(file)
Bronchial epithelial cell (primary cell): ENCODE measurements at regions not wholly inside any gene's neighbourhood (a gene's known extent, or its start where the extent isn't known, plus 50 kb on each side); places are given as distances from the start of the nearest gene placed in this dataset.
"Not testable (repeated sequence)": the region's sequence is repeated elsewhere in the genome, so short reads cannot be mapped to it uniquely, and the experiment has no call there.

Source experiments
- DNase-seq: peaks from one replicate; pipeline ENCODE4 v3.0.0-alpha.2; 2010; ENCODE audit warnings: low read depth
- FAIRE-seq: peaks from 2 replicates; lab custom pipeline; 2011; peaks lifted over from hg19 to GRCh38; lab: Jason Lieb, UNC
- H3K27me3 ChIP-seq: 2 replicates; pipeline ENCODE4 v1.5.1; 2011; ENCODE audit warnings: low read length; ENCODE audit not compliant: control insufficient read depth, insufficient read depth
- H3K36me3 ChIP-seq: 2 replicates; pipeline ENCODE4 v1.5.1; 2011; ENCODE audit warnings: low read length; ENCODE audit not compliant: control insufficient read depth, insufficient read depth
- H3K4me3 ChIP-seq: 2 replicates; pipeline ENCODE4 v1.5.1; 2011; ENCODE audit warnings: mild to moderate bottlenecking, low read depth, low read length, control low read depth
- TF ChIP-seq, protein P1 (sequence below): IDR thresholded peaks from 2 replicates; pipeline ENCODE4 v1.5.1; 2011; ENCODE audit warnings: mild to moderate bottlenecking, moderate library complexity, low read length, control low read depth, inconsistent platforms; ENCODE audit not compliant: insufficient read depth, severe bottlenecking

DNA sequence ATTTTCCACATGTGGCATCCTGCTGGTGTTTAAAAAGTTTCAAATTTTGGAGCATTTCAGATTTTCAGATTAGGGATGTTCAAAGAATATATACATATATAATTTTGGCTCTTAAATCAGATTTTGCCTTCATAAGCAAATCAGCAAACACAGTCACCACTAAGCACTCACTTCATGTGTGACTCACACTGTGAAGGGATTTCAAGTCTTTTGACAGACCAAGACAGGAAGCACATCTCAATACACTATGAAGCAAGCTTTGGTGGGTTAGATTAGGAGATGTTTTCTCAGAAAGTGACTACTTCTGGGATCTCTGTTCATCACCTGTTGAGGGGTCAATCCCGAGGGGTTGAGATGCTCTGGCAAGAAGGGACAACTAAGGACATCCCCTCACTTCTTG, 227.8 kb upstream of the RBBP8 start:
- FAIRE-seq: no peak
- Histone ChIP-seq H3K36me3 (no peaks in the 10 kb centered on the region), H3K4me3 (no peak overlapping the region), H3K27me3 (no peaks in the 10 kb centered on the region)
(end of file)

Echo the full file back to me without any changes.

Bronchial epithelial cell (primary cell): ENCODE measurements at regions not wholly inside any gene's neighbourhood (a gene's known extent, or its start where the extent isn't known, plus 50 kb on each side); places are given as distances from the start of the nearest gene placed in this dataset.
"Not testable (repeated sequence)": the region's sequence is repeated elsewhere in the genome, so short reads cannot be mapped to it uniquely, and the experiment has no call there.

Source experiments
- DNase-seq: peaks from one replicate; pipeline ENCODE4 v3.0.0-alpha.2; 2010; ENCODE audit warnings: low read depth
- FAIRE-seq: peaks from 2 replicates; lab custom pipeline; 2011; peaks lifted over from hg19 to GRCh38; lab: Jason Lieb, UNC
- H3K27me3 ChIP-seq: 2 replicates; pipeline ENCODE4 v1.5.1; 2011; ENCODE audit warnings: low read length; ENCODE audit not compliant: control insufficient read depth, insufficient read depth
- H3K36me3 ChIP-seq: 2 replicates; pipeline ENCODE4 v1.5.1; 2011; ENCODE audit warnings: low read length; ENCODE audit not compliant: control insufficient read depth, insufficient read depth
- H3K4me3 ChIP-seq: 2 replicates; pipeline ENCODE4 v1.5.1; 2011; ENCODE audit warnings: mild to moderate bottlenecking, low read depth, low read length, control low read depth
- TF ChIP-seq, protein P1 (sequence below): IDR thresholded peaks from 2 replicates; pipeline ENCODE4 v1.5.1; 2011; ENCODE audit warnings: mild to moderate bottlenecking, moderate library complexity, low read length, control low read depth, inconsistent platforms; ENCODE audit not compliant: insufficient read depth, severe bottlenecking

DNA sequence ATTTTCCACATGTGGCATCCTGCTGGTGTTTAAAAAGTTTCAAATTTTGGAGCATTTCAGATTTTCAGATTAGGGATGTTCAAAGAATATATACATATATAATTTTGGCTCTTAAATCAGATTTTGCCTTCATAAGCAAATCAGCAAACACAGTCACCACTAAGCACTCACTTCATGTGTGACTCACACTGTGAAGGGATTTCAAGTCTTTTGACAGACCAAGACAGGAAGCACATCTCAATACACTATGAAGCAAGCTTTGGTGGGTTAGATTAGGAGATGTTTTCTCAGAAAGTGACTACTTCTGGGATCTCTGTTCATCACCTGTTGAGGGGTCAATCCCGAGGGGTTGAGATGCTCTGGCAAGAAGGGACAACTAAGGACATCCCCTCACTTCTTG, 227.8 kb upstream of the RBBP8 start:
- FAIRE-seq: no peak
- Histone ChIP-seq H3K36me3 (no peaks in the 10 kb centered on the region), H3K4me3 (no peak overlapping the region), H3K27me3 (no peaks in the 10 kb centered on the region)